In 2013, the Orangutan Information Center (OIC) discovered a 14-year-old orangutan named Pongky who had been kept as a pet in a tiny, barren cage for more than a decade. Because it’s illegal to keep an orangutan as a pet in Sumatra, where he was found, the Department of Natural Resources and Ecosystem (BKSDA) had to act – but, instead of relinquishing custody of the orangutan to a wildlife rehabilitation center, they sent him to live at a zoo. Once again, Pongky had been condemned to live behind bars.

This is where Pongky the orangutan was found.

Years of boredom and solitude lead Pongky to exhibit stereotypic behaviors. He would swing back and forth on the rope suspended between the bars – his only means of entertainment. 

When Pongky was rescued from the tiny cage by the Department of Natural Resources and Ecosystem Conservation, he was confiscated and sent to live inside a cage at a small zoo.



According to the director of the Sumatran Orangutan Society (SOS) and co-founder of OIC, Helen Buckland: “When Pongky was confiscated, but then transferred to Medan zoo, he simply swapped one life behind bars for another.”

His rescuers never forgot about him. For two years, they lobbied for his release into the protection of the Sumatran Orangutan Conservation Programme (SOCP). Nearly two years later, they succeeded! Here he is getting ready for transport.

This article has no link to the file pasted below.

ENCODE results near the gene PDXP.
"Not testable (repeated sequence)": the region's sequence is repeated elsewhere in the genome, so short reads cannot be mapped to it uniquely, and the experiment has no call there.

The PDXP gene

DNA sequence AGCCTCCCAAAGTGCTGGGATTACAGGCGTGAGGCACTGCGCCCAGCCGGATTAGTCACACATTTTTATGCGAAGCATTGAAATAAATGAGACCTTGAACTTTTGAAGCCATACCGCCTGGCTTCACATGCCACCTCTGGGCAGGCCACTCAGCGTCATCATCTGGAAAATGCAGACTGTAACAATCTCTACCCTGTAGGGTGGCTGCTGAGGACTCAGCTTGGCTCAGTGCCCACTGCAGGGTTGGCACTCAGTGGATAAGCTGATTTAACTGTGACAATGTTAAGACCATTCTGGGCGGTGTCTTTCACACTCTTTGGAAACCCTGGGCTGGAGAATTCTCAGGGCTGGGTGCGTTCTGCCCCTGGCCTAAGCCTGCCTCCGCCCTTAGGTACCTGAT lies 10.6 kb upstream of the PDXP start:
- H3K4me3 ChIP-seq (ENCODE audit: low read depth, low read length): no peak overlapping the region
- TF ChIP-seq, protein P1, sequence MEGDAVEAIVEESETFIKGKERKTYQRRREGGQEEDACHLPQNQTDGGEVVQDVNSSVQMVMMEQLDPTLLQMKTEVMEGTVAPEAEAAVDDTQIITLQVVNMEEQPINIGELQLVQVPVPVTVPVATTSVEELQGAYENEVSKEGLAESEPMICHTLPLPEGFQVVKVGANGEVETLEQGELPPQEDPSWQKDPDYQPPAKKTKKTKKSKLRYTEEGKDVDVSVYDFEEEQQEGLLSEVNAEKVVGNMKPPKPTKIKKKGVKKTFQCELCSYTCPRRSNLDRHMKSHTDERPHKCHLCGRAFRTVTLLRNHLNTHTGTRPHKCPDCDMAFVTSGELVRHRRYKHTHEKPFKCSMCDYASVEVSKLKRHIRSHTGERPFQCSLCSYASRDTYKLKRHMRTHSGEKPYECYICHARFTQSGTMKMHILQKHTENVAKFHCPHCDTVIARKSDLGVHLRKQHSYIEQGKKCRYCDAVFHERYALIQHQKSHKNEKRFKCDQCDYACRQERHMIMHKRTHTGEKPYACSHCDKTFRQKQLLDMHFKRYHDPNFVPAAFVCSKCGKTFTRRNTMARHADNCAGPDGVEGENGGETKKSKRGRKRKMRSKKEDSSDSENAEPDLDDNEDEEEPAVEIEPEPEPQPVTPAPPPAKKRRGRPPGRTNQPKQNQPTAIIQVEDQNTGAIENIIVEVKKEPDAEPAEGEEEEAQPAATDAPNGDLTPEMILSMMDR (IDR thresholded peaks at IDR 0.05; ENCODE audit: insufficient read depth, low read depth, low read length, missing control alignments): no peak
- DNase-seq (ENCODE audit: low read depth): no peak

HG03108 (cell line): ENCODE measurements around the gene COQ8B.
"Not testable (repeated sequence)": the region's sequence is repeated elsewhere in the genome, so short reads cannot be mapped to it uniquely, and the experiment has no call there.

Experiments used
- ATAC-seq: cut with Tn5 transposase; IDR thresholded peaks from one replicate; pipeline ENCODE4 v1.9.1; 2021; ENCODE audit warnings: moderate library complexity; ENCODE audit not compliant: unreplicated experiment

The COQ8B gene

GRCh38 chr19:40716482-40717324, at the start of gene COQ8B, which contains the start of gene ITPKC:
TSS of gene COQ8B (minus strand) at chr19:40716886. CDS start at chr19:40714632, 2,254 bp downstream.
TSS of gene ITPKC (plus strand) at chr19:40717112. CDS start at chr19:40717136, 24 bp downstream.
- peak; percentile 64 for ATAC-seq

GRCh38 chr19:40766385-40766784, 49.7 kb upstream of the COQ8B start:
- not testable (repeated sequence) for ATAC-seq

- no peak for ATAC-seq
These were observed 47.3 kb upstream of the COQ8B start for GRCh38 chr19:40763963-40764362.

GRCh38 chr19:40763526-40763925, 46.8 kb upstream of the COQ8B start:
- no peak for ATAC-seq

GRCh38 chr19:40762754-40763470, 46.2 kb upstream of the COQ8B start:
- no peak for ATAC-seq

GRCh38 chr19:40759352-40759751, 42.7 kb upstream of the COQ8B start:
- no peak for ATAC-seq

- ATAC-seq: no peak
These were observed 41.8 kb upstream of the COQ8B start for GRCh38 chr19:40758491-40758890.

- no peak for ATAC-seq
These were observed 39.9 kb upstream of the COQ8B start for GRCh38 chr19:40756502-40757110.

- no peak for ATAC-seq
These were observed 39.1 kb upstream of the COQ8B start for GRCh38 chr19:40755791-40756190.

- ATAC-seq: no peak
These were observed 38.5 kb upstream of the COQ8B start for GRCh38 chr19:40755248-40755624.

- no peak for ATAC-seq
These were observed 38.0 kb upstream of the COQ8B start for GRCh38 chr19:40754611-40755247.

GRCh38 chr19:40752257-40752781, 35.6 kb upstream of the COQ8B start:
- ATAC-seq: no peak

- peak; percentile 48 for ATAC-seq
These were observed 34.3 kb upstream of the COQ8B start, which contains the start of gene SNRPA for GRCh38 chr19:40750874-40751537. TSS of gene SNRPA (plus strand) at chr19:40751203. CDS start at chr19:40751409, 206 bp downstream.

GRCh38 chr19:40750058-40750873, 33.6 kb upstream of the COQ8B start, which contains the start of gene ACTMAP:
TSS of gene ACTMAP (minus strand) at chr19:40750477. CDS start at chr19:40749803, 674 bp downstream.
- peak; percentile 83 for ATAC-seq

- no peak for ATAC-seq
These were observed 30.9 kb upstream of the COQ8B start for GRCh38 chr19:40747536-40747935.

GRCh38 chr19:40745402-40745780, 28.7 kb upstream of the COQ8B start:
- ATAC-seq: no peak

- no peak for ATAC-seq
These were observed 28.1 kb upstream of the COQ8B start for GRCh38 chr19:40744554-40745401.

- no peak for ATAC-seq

After nearly a decade living as a pet and entertainment prop, he will finally get the chance to learn what it means to be an orangutan.


Under the custody of the SOCP, Pongky will be rehabilitated with plans to release him back into the wild. However, at this time, there’s no telling if this orangutan, will ever be able to live on his own after so many years in captivity. Hopefully, Pongky’s story signals the beginning of a change in the way that humans treat this beautiful species.

To learn more about the work that the SOCP does to rehabilitate orangutans who have been displaced from their homes in the wild, visit their official website.

Lead image source: Orangutan Information Centre/Facebook